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NLM Director’s Comments Transcript
Unemotional Youth Behaviors: New Insights – 02/09/2015
Greetings from the National Library of Medicine and MedlinePlus.gov
Regards to all our listeners!
I'm Rob Logan, Ph.D. senior staff U.S. National Library of Medicine for Donald Lindberg, M.D, the Director of the U.S. National Library of Medicine.
Recent findings about brain mechanisms, genetic and environmental risk factors, as well as treatment options provide insights into addressing callous and unemotional behaviors among youth, suggests a stimulating research review recently published in the New England Journal of Medicine.
While the article’s three authors (who are from the National Institute of Mental Health) suggest callous and unemotional behaviors occur in less than half of young persons with conduct disorders, callous and unemotional behavioral patterns are especially challenging. The authors write (and we quote) ‘As compared with youth with conduct disorder who show remorse, empathy, and concern about school performance, those with callous-unemotional traits have a poorer prognosis and treatment response’ (end of quote).
More broadly, the authors write (and we quote) ‘Youth conduct problems are predictive of an increased risk of substance abuse, criminal behavior, and educational disruption; they also incur a considerable societal burden from interpersonal suffering and financial costs’ (end of quote).
The authors explain recent research suggests three neurocognitive (or brain) dysfunctions are linked to youth conduct disorders -- and one may be specifically linked to callous-unemotional traits. The authors write (and we quote): ‘…the hope is further research on these three dysfunctions will generate biologically based diagnostic tests that are analogous to other diagnostic tests in medicine’ (end of quote).
Moreover, the authors explain a dysfunction within an area of the brain called the amygdala may be related to a lack of empathy among youth. The authors note magnetic resonance brain imaging suggests callous-unemotional responses among some young persons is associated with a comparatively reduced response within their amygdala.
Similarly, the authors report previously unknown amygdala activity may explain why young persons differ in how they perceive (and respond to) threatening situations and persons. More specifically, the authors explain callous-unemotional youth exhibit a reduced response to threats within their amygdala compared to their peers.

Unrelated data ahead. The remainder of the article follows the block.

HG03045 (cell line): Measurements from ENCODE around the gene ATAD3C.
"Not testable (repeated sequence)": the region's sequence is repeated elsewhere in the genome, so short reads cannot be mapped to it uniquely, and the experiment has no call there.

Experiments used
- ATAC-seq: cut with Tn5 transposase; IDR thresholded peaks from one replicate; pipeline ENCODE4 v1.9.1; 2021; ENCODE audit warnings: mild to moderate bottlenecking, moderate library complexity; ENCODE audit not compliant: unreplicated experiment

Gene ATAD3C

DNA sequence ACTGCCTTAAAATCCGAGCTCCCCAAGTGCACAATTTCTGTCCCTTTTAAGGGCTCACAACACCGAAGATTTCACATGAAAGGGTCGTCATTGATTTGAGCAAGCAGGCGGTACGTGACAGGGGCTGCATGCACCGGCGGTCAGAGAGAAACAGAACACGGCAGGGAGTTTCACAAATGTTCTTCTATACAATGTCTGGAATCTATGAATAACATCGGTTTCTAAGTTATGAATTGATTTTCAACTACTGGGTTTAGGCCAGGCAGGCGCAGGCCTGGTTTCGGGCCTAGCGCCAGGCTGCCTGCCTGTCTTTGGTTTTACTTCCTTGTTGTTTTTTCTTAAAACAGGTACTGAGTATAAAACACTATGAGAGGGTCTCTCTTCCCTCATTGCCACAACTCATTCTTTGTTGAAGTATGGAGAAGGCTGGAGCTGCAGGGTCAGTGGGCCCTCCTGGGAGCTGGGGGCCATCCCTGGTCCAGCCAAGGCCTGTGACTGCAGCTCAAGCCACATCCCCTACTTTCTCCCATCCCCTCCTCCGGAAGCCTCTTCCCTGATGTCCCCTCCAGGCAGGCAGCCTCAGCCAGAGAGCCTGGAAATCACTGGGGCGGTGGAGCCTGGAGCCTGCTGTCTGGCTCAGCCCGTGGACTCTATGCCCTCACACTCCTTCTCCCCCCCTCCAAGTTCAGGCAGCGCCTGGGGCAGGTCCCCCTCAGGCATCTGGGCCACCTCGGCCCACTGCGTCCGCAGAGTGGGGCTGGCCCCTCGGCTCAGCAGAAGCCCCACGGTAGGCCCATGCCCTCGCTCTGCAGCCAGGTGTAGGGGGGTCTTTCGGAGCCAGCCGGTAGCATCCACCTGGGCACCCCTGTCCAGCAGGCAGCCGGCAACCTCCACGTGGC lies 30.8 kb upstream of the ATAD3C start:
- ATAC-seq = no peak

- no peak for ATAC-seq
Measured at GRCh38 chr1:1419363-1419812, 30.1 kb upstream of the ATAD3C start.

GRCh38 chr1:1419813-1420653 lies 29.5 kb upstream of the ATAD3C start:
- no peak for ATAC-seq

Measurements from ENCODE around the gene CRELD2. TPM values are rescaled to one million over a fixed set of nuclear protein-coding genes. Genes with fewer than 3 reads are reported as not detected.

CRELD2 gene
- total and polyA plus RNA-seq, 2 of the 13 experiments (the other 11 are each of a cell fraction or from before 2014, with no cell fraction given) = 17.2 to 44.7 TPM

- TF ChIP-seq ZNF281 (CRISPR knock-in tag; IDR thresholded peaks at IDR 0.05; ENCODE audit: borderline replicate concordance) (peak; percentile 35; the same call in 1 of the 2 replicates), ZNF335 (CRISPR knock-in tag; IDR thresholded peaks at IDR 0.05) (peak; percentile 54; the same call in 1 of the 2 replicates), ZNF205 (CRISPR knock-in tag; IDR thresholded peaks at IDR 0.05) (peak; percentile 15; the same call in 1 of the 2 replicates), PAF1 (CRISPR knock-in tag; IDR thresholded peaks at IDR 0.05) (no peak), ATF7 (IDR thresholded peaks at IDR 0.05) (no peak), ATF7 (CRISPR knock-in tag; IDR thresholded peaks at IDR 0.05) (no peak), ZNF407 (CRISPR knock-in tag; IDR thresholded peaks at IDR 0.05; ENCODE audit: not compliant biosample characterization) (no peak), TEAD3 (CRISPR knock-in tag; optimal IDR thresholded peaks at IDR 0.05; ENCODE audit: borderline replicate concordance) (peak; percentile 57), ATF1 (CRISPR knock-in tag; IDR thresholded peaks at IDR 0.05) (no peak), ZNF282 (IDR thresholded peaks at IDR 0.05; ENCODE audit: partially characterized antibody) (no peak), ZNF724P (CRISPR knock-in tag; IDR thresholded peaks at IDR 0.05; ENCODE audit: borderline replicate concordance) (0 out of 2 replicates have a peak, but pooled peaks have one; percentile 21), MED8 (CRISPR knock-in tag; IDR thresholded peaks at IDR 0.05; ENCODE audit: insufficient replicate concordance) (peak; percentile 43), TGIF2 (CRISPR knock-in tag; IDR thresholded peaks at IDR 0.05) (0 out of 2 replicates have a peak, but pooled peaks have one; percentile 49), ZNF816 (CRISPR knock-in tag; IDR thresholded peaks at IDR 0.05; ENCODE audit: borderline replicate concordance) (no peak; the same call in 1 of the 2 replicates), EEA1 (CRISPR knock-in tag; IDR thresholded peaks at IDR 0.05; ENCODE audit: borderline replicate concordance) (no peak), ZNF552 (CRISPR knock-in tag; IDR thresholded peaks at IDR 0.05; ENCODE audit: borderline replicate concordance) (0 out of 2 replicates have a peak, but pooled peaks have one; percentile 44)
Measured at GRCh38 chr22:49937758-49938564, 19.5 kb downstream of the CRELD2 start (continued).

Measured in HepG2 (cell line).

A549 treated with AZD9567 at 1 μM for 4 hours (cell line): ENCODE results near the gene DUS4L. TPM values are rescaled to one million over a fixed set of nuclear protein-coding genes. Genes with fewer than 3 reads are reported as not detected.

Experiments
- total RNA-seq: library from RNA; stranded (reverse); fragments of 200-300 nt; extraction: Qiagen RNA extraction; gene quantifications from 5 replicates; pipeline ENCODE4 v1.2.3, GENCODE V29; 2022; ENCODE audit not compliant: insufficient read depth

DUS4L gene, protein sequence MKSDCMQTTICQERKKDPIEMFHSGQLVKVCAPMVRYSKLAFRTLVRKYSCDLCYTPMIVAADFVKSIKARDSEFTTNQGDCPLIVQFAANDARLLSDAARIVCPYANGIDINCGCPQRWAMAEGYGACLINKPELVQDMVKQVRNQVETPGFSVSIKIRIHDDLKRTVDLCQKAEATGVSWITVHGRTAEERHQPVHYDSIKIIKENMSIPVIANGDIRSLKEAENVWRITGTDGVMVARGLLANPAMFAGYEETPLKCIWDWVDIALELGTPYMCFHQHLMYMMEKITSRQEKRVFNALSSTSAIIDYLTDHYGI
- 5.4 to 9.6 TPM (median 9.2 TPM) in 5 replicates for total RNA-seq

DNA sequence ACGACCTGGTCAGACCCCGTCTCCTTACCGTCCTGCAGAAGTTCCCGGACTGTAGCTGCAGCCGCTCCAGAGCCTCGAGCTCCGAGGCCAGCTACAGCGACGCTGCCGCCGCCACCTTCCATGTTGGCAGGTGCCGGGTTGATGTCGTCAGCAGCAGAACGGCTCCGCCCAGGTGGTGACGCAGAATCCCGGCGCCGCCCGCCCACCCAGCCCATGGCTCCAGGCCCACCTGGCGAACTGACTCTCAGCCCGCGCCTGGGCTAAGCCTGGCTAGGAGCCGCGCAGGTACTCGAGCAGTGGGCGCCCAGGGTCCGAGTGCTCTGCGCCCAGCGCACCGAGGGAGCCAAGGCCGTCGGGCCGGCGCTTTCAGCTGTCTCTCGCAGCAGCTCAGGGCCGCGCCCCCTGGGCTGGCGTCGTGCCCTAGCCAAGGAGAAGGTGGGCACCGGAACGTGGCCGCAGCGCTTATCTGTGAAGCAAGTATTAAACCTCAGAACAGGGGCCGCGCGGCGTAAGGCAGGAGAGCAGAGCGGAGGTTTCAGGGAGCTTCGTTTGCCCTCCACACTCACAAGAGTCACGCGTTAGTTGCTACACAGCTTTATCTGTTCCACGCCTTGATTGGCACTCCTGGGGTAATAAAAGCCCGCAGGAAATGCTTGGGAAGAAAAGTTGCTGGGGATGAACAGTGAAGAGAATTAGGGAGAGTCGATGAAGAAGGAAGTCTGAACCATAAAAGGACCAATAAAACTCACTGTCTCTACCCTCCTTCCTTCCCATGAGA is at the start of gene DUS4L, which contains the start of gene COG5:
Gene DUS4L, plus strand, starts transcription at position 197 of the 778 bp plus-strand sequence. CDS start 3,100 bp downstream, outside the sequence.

Besides differences in brain activity, the authors explain the development of callous-unemotional patterns among youth may be associated with genetic and environmental conditions. For example, the authors note there is an inherited susceptibility when a young person’s parents also exhibit callous and unemotional behavioral patterns. The authors add a mother’s diet and smoking habits additionally may be associated with a child’s healthy or unhealthy brain development.
Finally, the authors explain other new research suggests therapy for clinical anxiety, hypersensitivity, and similar challenges may help counter callous and unemotional behaviors among youth. Although some existing medications can be used to reduce some callous and unemotional behaviors, the authors note the current evidence about the clinical efficacy of prescription drug therapy is limited to short term studies.
While there is progress to diagnose, understand, and treat callous and unemotional youth behaviors, the authors conclude there is a pressing need for more research to predict biomarkers for this condition and to tailor future treatments to meet specific patient needs.
Meanwhile, the ‘start here’ section of MedlinePlus.gov’s child behavior disorders health topic page provides some basic information about what you can do to change a child’s behavior (which is provided by the American Academy of Family Physicians).
The ‘specific conditions’ section of MedlinePlus.gov’s child behavior disorders health topic page has helpful links to evidence-based information about responding to: temper tantrums, swearing, stealing, lying, fighting and biting, disruptive behaviors, refusal to go to school, defiance, and violent behaviors.
An overview of children’s conduct disorder (provided by the American Academy of Child and Adolescent Psychiatry) also is found in the ‘specific conditions’ section.
MedlinePlus.gov’s child behavior disorders health topic page additionally provides links to the latest pertinent journal research articles, which are available in the ‘journal articles’ section. Links to clinical trials that may be occurring in your area are available in the ‘clinical trials’ section. You can sign up to receive updates about child behavior disorders as they become available on MedlinePlus.gov.
To find MedlinePlus.gov’s child behavior disorders health topic page, type ‘child conduct disorder’ in the search box on MedlinePlus.gov’s home page, then, click on ‘Child behavior disorders (National Library of Medicine).’ MedlinePlus.gov also has a health topic page devoted to teen mental health.
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